There was a death in early 1994 which profoundly affected a large number of people, worldwide, and lead on to a funeral in the man’s hometown attended by multitudes with an outpouring of grief. It changed me too, albeit in minor ways. Before Ayrton Senna hit that wall on the Tamburello at Imola, I loved to watch Formula 1. That someone so talented, so daring and (to many people) so heroic, could die in this manner ended Formula 1 for me as a sport. I didn’t watch anything of the remainder of that season and I haven’t watched a full race ever since.

    I didn’t get Nirvana at the time and Kurt Cobain’s suicide was a blip on my radar as a result. I only really connected Senna and Cobain to each other years later, after seeing the (wonderful and, at least for me, tear jerking) Senna documentary and Sid Watkins’ quote that, when tending Senna on the track, he heard him sigh and he “felt his spirit depart at that moment”. At that point, I thought of the sigh just before the final sung lines of “Where Did You Sleep Last Night?” from the Unplugged album – a sigh pregnant with the interpretations of millions after Cobain’s death. And this, I feel is where grunge disappeared – not because the figurehead departed the stage but because the whole scene was so desperate to “be real”, for things to have weight, for that pause to be more than just a need to be able to get some breath in to sing the final line, that the music itself and the participants left on the stage couldn’t bear the load, so the very thing that grunge was meant to be wound up being what the scene itself could so obviously not live up to.* Indeed, I wonder whether any scene as a whole could ever live up to this. Maybe some artists might merit close analysis of their work but, by its very nature, a scene is more diffuse and maybe not everyone in on it can live up to the standards of the leaders.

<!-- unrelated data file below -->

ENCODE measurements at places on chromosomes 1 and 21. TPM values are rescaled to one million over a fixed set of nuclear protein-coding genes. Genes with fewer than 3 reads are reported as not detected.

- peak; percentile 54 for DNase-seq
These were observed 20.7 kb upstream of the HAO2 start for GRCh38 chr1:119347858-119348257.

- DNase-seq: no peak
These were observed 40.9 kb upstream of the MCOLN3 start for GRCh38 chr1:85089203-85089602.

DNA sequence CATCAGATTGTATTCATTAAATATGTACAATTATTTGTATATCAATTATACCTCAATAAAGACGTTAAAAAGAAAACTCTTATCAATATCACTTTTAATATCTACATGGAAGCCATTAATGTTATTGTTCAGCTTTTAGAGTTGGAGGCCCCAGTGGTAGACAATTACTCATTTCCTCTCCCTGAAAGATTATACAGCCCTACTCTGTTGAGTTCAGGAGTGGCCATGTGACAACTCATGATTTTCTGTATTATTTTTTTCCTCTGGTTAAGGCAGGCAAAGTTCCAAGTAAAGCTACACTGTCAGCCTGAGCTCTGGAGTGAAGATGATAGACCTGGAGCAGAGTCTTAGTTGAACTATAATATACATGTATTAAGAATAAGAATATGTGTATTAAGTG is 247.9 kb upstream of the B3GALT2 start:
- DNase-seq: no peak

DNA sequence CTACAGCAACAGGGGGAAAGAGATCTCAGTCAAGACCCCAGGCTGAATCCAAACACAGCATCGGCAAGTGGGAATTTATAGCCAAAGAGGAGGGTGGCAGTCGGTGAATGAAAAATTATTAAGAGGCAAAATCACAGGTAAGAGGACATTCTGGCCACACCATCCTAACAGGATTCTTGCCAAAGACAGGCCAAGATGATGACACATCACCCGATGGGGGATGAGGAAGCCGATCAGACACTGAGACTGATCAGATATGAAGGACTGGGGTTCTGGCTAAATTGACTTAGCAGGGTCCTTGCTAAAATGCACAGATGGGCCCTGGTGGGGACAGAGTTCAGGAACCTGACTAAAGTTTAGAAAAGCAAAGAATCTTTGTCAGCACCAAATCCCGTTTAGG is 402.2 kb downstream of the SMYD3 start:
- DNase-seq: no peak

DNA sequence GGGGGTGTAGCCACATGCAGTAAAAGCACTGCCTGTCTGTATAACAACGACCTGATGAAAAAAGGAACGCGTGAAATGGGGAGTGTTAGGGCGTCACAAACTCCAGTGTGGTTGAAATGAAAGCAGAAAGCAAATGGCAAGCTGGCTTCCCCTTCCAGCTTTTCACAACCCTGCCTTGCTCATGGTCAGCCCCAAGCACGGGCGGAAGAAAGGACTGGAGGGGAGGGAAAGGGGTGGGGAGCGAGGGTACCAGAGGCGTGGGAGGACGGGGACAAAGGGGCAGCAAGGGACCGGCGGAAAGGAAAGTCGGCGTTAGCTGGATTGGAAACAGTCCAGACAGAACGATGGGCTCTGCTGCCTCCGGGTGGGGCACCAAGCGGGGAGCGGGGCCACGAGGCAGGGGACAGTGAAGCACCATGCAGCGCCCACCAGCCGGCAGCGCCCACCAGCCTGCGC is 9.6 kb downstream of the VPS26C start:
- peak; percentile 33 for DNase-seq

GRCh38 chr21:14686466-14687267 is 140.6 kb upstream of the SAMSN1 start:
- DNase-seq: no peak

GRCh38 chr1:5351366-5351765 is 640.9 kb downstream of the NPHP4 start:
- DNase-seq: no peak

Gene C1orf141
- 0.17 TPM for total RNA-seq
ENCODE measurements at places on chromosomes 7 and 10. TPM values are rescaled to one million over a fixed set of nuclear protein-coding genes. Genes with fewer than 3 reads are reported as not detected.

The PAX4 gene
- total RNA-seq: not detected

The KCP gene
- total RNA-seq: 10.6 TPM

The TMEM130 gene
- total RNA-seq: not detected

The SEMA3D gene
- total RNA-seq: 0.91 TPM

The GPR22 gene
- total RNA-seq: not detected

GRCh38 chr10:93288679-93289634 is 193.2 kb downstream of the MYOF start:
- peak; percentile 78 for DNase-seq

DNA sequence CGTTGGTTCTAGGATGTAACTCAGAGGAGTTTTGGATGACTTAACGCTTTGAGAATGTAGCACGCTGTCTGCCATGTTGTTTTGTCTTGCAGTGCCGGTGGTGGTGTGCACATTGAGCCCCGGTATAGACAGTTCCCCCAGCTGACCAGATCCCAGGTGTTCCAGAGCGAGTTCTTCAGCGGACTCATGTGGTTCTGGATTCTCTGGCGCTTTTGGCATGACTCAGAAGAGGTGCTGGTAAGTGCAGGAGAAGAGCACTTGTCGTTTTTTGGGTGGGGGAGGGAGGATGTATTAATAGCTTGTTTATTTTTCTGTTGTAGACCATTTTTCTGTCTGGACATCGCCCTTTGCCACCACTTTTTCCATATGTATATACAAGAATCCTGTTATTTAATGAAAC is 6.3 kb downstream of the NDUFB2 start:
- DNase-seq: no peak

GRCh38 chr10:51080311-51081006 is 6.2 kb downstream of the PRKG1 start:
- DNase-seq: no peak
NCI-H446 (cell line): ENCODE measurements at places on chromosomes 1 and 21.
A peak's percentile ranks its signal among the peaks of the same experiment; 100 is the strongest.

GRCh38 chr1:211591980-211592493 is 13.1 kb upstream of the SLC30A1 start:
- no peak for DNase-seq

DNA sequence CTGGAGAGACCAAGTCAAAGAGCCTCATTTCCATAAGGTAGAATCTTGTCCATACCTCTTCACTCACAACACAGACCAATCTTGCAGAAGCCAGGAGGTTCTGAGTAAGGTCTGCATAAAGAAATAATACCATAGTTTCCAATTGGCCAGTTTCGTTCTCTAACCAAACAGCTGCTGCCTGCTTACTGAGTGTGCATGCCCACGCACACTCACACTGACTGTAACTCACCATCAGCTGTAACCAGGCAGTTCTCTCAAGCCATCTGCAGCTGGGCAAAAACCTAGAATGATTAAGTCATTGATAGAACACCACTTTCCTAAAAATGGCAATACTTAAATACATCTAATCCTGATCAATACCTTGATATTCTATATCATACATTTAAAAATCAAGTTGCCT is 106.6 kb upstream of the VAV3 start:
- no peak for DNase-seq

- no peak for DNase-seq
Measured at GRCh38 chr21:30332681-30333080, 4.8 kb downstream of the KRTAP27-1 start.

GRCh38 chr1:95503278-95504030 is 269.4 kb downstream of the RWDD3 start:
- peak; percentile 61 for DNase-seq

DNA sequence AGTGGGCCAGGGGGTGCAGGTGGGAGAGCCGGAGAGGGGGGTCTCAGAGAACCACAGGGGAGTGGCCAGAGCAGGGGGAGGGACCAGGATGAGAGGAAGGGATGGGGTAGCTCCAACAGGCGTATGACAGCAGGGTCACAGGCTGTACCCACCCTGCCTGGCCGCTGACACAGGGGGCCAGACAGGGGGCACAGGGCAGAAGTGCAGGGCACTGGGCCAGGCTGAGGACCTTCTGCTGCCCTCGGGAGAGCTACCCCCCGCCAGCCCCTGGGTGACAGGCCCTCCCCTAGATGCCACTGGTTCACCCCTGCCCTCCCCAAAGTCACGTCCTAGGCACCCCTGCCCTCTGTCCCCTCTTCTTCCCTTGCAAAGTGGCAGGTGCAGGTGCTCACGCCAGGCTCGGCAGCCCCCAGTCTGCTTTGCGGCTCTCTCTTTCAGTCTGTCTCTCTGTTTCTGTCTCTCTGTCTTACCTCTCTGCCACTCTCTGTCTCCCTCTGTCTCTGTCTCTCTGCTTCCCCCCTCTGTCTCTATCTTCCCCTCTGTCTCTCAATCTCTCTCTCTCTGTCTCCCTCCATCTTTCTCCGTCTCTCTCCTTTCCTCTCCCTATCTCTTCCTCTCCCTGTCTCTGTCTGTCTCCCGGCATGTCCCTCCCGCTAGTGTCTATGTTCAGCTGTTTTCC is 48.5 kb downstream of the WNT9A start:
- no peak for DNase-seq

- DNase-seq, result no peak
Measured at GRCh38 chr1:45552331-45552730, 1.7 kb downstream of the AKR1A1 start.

Inside is probably recognised best then in Marcello’s post, in which (if I might be so bold) the song could be summed up as a facsimile of the arse end of the grunge genre. People have said cynical – but it was meant to sell jeans (something that the ad pulls off pretty well I think – and the music is a contributory factor) so I think cynical is, on some level, a given. It’s the superficial weight, masking emptiness that makes this a real turkey for me, and in that sense, I think it neatly encapsulates many of the grunge scene’s problems.

    Unrelated notes in response to others:

    Is the story about Smashing Pumpkins originally being approached by Levis actually true? It sounds like the type of self important bullshit that Billy Corgan has spent much of his career spouting – inserting himself into some story to inflate his own importance (“and of course we would never do something so brazenly commercial so we turned them down” – thus showing himself to be truly of the grunge movement).

    Marcello mentioned “Sleeps With Angels”. I quite like that album. One of the better latter day Neil Young albums. Mirror Ball, on the other hand, where Neil gets Pearl Jam in as his band…well, least said, soonest mended.

    *Dave Grohl and Foo Fighters, at least initially, were pretty smart here. Quite a lot of their early stuff, whilst some is heavy sounding, actually veered away from this seriousness – at least in their public presentation of videos like “Big Me” and on into their mid-career, and with some of their songs (“For All The Cows” is about how cows can actually talk but they try to keep it hidden from humans) – and carved their own niche. Unfortunately, they’ve gradually come back towards the need to be angsty the further they’ve gone into their career and not for the better.

  15. 15
    cis logged out on 10 Jan 2013 #

    #6 – man, if only you’d managed never to listen to Nevermind, that would be amazing.

    at school it was widely believed that Stiltskin “were Swedish” – this I presume to explain the garbled lyrics, not a sophisticated reference to some kind of swedish pop-music manufactory.

  16. 16
    Tom on 10 Jan 2013 #

    #5 I never liked the Pumpkins either, though my first published album review was of their B-Sides collection. I’m ashamed to say, critical objectivity fans, that I reviewed it favourably because I was trying to impress a girl who liked them. (Astonishingly, it failed.)

    #14 Yes, this is what my review is trying to get at – the problems w/this song are to some extent the problems w/grunge (or as Hazel says post-grunge hard rock), the problems with grunge are to some extent what made it so advertisable.